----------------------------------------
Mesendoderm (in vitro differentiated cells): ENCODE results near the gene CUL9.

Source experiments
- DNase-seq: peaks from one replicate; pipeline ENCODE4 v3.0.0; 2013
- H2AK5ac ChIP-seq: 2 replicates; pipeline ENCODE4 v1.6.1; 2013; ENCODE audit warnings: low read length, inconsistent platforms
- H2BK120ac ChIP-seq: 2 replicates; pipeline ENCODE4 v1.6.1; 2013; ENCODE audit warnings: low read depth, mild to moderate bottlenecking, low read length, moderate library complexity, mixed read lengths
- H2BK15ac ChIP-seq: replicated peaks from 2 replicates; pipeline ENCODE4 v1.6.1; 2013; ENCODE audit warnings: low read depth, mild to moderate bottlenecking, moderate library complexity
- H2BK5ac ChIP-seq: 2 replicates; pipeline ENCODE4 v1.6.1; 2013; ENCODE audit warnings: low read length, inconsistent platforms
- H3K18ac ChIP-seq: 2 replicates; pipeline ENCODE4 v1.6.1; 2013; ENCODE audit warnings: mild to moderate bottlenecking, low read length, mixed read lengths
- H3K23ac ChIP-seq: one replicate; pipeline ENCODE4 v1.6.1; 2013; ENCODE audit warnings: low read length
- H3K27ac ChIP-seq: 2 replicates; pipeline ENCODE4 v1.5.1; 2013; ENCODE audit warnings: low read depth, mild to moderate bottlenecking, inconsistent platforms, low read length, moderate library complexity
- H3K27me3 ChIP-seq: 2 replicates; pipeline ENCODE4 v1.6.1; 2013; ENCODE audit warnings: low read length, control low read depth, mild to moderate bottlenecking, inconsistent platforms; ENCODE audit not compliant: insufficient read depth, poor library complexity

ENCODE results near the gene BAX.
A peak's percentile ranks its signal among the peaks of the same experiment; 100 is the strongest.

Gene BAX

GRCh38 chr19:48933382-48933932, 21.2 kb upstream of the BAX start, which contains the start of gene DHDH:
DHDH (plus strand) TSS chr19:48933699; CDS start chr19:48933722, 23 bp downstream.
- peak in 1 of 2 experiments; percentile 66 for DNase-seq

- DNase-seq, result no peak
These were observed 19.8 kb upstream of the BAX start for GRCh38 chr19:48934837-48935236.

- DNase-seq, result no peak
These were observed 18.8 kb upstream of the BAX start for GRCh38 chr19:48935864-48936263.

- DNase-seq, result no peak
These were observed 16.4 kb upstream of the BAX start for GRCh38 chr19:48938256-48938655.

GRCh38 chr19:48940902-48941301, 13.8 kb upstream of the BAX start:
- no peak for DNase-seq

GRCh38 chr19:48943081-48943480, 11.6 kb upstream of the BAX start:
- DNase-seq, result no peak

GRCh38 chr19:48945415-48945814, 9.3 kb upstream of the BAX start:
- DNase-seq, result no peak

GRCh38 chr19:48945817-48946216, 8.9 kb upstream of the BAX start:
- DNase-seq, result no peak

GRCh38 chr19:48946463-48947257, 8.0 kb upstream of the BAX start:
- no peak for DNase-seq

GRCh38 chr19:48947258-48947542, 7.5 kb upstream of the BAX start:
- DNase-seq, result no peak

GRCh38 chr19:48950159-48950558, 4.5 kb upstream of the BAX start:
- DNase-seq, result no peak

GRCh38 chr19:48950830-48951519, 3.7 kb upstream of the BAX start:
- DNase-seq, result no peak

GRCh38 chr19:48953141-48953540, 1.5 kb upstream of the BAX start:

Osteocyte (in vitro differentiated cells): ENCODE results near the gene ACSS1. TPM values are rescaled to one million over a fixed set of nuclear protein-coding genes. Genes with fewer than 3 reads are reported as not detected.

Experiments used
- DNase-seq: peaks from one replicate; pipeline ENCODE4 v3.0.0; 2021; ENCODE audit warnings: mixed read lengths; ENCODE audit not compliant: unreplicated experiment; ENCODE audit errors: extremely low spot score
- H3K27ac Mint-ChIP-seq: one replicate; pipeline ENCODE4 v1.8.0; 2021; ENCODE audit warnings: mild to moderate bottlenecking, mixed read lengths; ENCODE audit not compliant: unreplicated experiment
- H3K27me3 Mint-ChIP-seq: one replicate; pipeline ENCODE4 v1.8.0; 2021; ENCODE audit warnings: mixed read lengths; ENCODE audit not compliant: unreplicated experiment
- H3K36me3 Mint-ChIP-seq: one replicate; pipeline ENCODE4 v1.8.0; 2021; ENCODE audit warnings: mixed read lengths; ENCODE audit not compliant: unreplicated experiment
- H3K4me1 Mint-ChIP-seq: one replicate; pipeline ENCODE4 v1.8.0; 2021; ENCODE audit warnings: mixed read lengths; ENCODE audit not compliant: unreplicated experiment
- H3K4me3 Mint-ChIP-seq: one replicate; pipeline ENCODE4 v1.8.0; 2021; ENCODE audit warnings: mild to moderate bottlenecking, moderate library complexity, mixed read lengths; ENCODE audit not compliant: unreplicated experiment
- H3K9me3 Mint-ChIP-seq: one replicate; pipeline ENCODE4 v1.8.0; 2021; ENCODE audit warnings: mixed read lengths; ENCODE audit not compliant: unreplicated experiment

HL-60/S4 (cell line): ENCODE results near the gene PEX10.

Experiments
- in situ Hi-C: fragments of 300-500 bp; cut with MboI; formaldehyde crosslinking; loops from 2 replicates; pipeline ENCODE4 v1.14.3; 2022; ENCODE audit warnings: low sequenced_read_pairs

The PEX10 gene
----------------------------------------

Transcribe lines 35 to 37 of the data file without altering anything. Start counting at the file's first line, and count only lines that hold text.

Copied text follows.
- DNase-seq, result no peak

GRCh38 chr19:48950159-48950558, 4.5 kb upstream of the BAX start:
- DNase-seq, result no peak